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About the W. J. Breckenridge Chapter


The Chapter was founded on the banks of the Mississippi just north of Minneapolis in 1932.  Its first significant undertaking was halting a drainage project along the river.  The Chapter House was built largely by volunteers four years later.  Its fireplace contains stones from each of the 48 states in the Union at that time. The entire four acres around the chapter house remain in a natural state. In 1996 the name of the chapter was changed to the “Walter J. Breckenridge Chapter.”  The Chapter House building and grounds are recognized as historically significant to the area. The Breckenridge Chapter purchased the island behind the chapter house from the University of Minnesota for $100.

We have a lot of fun while educating ourselves and others on environmental issues. We also help to conserve our natural resources and work towards a high quality of life for our children and future generations.  Meeting on a regular basis, hunters, fishers, ecologists, conservationists and everyday people work together at the Chapter House towards conservation.

We partner with the Mississippi National River and Recreation Area - a part of the National Park Service.

A Different Kind of Environmental Group

The Izaak Walton League of America, frequently known as the "Ikes," is one of America's oldest conservation organizations. Founded in Chicago in 1922 by a group of anglers to form a plan of action to combat water pollution, the group takes its name from the 17th century author of the classic work, The Compleat Angler.

As you might guess from the story of our founding, the roots of the IWLA are deep in our outdoor heritage, having been founded by hunters and anglers. But we are not a "sportsmen's" group in the traditional sense. The difference is that although we work in areas as diverse as sustainable growth, public lands protection, wildlife issues, air and water pollution, and renewable energy, the IWLA, unlike some other environmental organizations, supports hunting and fishing. The point is this: if you're a hunter/angler who is concerned about broad environmental issues, we'd welcome you in the Ikes.

But make no mistake about it, we are first and foremost a broad based, broad interest environmental organization. To see just how broad our interests are, you need only visit our national headquarters' website. Many of our members don't hunt or fish — all Ikes share something else;  IWLA members are bound together with a love for nature. We share the knowledge that we must be good stewards now, or we'll not be able to pass on to the next generation the natural riches that were bestowed upon us. Our history proves that point.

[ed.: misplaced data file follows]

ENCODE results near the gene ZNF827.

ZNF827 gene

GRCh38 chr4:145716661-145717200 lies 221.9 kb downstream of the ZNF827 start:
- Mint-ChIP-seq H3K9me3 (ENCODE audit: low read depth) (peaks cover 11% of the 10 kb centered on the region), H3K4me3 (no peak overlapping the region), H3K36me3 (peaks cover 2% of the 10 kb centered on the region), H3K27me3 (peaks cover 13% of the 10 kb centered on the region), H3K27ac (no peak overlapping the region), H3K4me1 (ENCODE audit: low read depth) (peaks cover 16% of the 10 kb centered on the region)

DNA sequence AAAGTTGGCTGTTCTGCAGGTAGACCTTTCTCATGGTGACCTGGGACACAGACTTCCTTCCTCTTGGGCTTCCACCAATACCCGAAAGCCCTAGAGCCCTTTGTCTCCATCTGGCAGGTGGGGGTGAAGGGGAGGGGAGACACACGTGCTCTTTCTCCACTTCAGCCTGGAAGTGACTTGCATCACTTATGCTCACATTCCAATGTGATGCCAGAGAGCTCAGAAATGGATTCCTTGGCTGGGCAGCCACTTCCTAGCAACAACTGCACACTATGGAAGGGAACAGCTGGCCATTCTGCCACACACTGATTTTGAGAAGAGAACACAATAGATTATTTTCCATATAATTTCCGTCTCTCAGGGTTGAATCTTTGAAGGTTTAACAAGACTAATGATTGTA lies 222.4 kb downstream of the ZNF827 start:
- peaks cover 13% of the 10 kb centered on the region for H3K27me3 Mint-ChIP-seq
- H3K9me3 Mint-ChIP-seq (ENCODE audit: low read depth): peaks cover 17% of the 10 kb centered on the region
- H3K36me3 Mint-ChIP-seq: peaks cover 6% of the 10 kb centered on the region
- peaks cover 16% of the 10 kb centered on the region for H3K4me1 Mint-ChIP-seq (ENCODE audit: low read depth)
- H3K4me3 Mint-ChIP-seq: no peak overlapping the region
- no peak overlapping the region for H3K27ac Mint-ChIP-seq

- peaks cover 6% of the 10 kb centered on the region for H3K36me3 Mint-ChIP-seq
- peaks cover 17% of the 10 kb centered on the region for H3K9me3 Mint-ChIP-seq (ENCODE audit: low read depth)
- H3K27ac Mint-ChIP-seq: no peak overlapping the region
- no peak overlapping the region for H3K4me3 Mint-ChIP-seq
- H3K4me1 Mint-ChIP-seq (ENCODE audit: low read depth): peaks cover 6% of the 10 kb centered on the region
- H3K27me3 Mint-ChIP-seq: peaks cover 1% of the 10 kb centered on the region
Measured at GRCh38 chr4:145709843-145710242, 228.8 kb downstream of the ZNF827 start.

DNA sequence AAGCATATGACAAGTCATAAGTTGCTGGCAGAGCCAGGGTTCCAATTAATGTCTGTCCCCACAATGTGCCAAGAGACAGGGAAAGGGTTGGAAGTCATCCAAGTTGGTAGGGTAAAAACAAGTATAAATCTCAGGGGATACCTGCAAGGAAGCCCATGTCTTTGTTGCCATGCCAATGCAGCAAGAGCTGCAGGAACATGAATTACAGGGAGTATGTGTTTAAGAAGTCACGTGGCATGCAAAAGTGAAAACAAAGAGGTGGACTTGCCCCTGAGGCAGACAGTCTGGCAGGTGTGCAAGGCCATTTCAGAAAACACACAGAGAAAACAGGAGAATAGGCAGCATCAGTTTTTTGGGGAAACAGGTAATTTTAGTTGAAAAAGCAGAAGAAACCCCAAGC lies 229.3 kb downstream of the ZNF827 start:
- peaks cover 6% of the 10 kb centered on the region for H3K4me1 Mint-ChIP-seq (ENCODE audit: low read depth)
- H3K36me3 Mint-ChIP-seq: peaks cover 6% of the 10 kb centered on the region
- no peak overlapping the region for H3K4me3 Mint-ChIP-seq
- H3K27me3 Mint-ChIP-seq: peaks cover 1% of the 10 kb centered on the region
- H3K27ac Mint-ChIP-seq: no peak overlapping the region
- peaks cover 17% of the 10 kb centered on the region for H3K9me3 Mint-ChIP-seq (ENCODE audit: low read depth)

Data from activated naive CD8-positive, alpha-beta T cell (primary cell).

We don't focus on a single species of animal, bird or fish. The IWLA looks at the bigger picture, striving to protect the systems in which all creatures live. Long before the terms "biodiversity" and "ecosystem management" became common, the Ikes were fighting to protect whole watersheds, bioregions, air and water quality, and wildlife habitat. We're leaders in sustainability and environmental education, and are committed to working toward solid, workable solutions for protecting and enjoying our natural resources and the communities in which people live.

In addition to many active chapters in larger cities, the League has chapters in small and medium sized towns. Just as welcoming hunters and anglers helps to broaden our outlook, so do our numerous rural chapters provide important perspectives that are very beneficial in the increasingly complex debates on natural resource issues. Our diversity is a great asset.

Another great strength is that we are truly a grassroots organization. Unlike some conservation organizations where policy decisions are made from far away and then announced to members, the League’s structure is democratic. Each chapter creates policy. If we believe it is important enough to share with other Ikes, we pass it as a resolution, which is then voted on at our State Convention, a gathering of all chapter officers and representatives. Passed there, it becomes policy for the state, and can then be voted on at the National Convention. However, administration committees can, and occasionally do, sponsor resolutions independently of local chapters.

The policies that guide this organization were written by outdoors men and women, not by those inside the beltway, or who never set foot in the woods. That’s why the League is looked to for good, common sense, and forward looking solutions.

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